Skip to content


"Terminal Diagnosis for Arctic Sea Ice": State of the Cryosphere Report 2022

7 November 2022

The IPCC has concluded that total Arctic summer sea ice loss is now inevitable, likely before 2050.
Photograph of glacier The Intergovernmental Panel on Climate Change (IPCC) - the United Nations body for assessing the science related to climate change - has concluded that total Arctic summer sea ice loss is now inevitable, likely before 2050.

This is one of many sobering conclusions of the 2022 State of the Cryosphere Report, released on November 7 at COP27 in Sharm El-Sheikh, Egypt.

In recognition of this “terminal diagnosis” for multi-year Arctic sea ice, the “totem” representing this portion of global cryosphere – Earth’s snow and ice regions – will be toppling on its side at the COP27 Cryosphere Pavilion. A ceremony recognizing this “toppled totem” is due to take place, with the participation of Arctic Youth, Indigenous people and sea ice experts.

The first State of the Cryosphere Report, launched at COP26, described in detail the implications of a lack of action on emissions reductions – including potential collapse of the West Antarctic Ice Sheet, vanishing glaciers outside the polar regions, and unstoppable rates of global sea-level rise. The devastating impacts are largely far from cryosphere regions, in coastal cities and well downstream of glaciers and snow.

Just one year on, the 2022 Report released at COP27 holds even harsher news.

This past year saw March rains on East Antarctica, with temperatures 40°C above normal; a spike in Greenland surface melt for the first time ever in September; loss of over 5% of glacier ice in the Alps this past summer; and the first documented rise in methane release due to global warming from a permafrost monitoring site.

It also saw greater shell damage in parts of the Arctic Ocean, a clear sign of growing acidification. All of these impacts are irreversible on human timescales.

The 2022 Report emphasizes the IPCC Sixth Assessment’s alarming conclusion that even with very low emissions, summer loss of Arctic sea ice will occur at least once, likely before 2050. The ceremony at the Cryosphere Pavilion nevertheless emphasizes that although we cannot now prevent future loss of this key cryosphere dynamic, emission reductions consistent with the 1.5°C Paris limit will drastically decrease the risk of passing ever more damaging cryosphere thresholds.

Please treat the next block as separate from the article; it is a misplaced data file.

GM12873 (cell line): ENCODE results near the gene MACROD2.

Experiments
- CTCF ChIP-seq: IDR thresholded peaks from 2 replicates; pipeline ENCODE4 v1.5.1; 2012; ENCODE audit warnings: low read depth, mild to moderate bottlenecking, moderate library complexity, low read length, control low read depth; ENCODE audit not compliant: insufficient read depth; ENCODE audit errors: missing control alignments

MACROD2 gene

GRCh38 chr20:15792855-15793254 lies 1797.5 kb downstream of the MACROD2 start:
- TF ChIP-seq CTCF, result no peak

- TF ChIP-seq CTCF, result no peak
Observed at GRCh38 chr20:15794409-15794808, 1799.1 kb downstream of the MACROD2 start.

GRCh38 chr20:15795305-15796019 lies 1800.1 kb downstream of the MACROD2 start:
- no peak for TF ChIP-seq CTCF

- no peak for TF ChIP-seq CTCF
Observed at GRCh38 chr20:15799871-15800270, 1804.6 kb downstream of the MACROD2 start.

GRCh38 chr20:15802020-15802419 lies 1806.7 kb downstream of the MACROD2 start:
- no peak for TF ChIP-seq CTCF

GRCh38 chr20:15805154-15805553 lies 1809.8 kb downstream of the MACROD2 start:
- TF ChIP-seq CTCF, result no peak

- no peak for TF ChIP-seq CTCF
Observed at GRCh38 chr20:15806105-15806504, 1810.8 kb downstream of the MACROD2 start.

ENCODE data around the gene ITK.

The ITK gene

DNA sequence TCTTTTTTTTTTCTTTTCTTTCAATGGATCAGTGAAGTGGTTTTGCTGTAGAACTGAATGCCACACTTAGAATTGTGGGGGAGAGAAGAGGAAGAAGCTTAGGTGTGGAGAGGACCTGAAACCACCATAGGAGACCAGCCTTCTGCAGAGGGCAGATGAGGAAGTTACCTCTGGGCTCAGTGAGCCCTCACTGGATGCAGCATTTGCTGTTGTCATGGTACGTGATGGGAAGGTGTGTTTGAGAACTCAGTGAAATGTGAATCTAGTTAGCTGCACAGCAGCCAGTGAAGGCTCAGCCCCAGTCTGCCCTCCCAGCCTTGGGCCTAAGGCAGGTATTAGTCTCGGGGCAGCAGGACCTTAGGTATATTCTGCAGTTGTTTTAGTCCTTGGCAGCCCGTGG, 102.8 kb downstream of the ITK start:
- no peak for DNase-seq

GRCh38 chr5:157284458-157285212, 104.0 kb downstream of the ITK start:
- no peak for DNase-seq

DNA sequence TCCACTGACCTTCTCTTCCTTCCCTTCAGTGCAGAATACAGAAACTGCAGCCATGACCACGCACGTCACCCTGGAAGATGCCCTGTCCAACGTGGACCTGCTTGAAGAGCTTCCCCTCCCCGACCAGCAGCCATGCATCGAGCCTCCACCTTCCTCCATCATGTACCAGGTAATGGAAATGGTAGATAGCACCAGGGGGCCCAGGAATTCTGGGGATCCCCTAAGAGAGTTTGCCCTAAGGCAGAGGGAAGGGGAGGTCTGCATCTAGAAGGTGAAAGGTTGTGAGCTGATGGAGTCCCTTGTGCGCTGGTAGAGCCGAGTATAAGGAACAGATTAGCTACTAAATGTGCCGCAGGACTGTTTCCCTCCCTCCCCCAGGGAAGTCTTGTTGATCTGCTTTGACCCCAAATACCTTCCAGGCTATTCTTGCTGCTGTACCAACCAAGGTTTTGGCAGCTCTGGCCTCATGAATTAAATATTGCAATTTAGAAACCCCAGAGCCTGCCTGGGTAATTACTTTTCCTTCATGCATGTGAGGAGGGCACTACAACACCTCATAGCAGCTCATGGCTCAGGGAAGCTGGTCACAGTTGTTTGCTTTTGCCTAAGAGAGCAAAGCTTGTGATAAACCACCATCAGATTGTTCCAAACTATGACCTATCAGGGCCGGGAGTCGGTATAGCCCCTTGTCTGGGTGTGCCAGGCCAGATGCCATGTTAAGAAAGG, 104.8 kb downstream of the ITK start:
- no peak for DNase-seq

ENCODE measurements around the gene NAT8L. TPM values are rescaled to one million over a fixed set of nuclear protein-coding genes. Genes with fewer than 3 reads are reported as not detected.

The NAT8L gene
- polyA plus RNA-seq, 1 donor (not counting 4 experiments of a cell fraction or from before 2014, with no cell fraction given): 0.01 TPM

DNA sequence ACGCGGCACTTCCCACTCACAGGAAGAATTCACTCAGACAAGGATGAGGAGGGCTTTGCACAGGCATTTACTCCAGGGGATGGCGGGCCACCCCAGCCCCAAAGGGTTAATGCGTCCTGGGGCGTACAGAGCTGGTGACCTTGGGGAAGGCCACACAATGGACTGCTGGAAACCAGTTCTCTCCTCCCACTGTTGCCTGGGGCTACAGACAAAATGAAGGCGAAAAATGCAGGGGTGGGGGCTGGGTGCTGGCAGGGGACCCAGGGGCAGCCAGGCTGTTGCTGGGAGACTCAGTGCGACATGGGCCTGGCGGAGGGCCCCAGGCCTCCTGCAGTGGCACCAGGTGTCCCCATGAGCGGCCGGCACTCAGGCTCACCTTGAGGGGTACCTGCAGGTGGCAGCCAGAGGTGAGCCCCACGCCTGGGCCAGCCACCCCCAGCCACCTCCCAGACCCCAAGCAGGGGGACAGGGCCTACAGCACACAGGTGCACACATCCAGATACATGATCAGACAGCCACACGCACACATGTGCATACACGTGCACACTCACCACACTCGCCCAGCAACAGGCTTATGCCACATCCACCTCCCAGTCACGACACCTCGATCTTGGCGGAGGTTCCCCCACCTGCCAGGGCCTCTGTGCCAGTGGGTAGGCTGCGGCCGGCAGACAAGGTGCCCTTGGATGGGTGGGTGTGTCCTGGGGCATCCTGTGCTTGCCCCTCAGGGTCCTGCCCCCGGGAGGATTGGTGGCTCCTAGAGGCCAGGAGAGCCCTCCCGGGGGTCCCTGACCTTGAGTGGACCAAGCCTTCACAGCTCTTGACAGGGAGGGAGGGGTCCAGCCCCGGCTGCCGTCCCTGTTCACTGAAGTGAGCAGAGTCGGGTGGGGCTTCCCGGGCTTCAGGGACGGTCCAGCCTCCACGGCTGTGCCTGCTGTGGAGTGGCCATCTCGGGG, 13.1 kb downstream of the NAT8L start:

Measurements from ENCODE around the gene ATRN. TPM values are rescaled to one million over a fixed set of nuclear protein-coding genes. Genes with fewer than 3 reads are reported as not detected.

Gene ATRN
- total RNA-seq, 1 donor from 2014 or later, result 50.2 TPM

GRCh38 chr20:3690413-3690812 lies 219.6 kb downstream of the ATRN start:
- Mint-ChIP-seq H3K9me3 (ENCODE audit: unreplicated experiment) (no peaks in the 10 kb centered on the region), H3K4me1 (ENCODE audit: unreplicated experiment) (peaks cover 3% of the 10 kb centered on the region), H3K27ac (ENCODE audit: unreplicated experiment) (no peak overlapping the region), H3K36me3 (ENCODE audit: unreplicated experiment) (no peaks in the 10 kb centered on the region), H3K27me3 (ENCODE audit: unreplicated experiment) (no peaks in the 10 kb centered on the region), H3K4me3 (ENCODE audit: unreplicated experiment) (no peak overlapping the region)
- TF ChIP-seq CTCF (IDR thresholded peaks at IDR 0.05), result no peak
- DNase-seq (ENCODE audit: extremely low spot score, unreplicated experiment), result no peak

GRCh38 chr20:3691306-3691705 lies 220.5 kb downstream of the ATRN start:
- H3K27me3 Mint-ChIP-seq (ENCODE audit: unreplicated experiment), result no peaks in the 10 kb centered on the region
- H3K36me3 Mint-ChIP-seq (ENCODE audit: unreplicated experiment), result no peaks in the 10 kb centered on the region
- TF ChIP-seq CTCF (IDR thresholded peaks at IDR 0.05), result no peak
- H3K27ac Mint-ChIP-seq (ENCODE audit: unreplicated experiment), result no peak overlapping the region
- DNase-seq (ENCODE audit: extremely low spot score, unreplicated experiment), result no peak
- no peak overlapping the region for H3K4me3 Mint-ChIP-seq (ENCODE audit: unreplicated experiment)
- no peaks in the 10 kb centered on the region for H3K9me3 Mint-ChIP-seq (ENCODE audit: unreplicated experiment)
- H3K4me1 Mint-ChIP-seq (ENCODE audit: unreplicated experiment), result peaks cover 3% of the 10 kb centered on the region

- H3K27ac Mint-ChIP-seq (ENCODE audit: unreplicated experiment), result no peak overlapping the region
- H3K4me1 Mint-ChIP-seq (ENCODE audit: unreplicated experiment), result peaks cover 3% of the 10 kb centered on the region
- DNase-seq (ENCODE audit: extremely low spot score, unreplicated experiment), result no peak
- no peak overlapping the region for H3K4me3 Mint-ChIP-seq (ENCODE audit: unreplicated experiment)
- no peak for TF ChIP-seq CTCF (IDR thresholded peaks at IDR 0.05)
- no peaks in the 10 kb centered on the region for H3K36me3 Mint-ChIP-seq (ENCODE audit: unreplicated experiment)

Plymouth Marine Laboratory’s Dr Helen Findlay, who was among the report reviewers and is currently in Egypt for COP27 said, “This is a stark wake-up call on the irreversible damage our climate and natural environment is suffering due to a lack of action on emissions. We are now past the point of no return on the loss of summer sea ice in the Arctic – urgent steps must now be taken to ensure further catastrophe is avoided, for example, crossing chemical thresholds related to ocean acidification.”

Access the full report here >>

Robbie Mallett a University College London and Arctic sea ice researcher who will be speaking at the ceremony said, “This occurrence lies outside modern human experience: the Arctic Ocean has not been ice-free for at least 8,000 years; and probably, not for 125,000 years. The impacts and feedbacks will be global, and dangerously unpredictable.”

 “The two lowest emissions pathways or scenarios are the only ones with any possibility of preventing these catastrophic events that cannot be reversed in anything less than centuries, to tens of thousands of years. A decision to exceed these limits is a de facto decision to make this happen” says Julie Brigham-Grette, University of Massachusetts Amherst and former chair of the U.S- Polar Research Board.

“Our planet’s melting ice pays no attention to climate pledges and NDCs. It responds only to the level of CO2 and warming in the atmosphere, which shows no sign of pausing. Until our CO2 rise slows, halts and begins to decrease, the ice will continue to respond as it always has: to the only number that really matters.” Pam Pearson, Director, International Cryosphere Climate Initiative.
About the State of the Cryosphere Report
The State of the Cryosphere Report is released annually just before each UNFCCC Conference of Parties (COP), and takes the pulse of the cryosphere and its response to climate change to inform negotiators and governments. It focuses on five key cryosphere dynamics with the most serious global impacts on people and ecosystems: mountain glaciers and snow, ice sheets/sea level rise, permafrost, polar oceans, and sea ice. The 2022 Report, the second in the series, was reviewed and supported by more than 60 leading cryosphere scientists, many of them IPCC authors. It emphasizes the growing scale and frequency this past year of extreme cryosphere events, and their spreading consequences in the face of persistent year-on-year rises in CO2 concentrations, climate pledges notwithstanding.

COP27 runs from 6-18 November, 2022 in Sharm El-Sheikh. For information on PML's events and activities visit: 
Share this story: